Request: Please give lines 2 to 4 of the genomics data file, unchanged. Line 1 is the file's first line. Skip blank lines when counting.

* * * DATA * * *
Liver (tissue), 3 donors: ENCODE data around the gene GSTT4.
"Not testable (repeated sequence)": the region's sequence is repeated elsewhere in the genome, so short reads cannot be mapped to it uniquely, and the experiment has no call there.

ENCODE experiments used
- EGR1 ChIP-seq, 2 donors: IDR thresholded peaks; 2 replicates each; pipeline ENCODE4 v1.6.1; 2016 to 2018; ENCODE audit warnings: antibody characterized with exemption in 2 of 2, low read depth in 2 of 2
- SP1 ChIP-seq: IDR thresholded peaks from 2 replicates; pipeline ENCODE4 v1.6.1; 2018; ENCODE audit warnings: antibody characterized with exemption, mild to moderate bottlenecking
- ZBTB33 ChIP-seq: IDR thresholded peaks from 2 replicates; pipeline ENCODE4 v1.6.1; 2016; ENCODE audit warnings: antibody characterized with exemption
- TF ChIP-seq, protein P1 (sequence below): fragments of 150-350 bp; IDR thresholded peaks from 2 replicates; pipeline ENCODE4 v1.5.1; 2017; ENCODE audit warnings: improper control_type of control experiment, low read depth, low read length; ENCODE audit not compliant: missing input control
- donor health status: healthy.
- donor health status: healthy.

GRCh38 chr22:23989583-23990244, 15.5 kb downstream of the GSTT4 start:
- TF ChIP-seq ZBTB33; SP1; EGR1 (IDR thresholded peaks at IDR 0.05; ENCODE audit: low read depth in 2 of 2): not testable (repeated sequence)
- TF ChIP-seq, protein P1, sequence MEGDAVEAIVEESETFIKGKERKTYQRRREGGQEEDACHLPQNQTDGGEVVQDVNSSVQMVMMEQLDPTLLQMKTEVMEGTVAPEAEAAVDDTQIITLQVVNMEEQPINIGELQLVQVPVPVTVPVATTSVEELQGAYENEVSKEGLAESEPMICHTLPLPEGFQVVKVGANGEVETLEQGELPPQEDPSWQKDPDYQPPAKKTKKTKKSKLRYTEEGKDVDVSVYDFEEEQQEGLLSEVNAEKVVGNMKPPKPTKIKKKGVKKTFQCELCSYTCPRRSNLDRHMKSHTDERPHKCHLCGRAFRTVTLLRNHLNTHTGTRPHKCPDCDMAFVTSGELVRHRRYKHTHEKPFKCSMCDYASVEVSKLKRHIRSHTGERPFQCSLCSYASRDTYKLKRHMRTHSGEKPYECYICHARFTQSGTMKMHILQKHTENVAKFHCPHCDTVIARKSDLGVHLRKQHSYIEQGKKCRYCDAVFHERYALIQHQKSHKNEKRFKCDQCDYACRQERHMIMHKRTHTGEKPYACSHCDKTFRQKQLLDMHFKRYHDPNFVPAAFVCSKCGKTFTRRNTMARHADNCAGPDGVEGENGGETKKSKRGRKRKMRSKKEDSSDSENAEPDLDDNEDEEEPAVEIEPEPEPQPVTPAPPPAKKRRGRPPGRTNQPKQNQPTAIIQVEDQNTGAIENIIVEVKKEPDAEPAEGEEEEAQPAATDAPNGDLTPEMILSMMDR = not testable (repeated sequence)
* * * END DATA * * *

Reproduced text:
"Not testable (repeated sequence)": the region's sequence is repeated elsewhere in the genome, so short reads cannot be mapped to it uniquely, and the experiment has no call there.

ENCODE experiments used
- EGR1 ChIP-seq, 2 donors: IDR thresholded peaks; 2 replicates each; pipeline ENCODE4 v1.6.1; 2016 to 2018; ENCODE audit warnings: antibody characterized with exemption in 2 of 2, low read depth in 2 of 2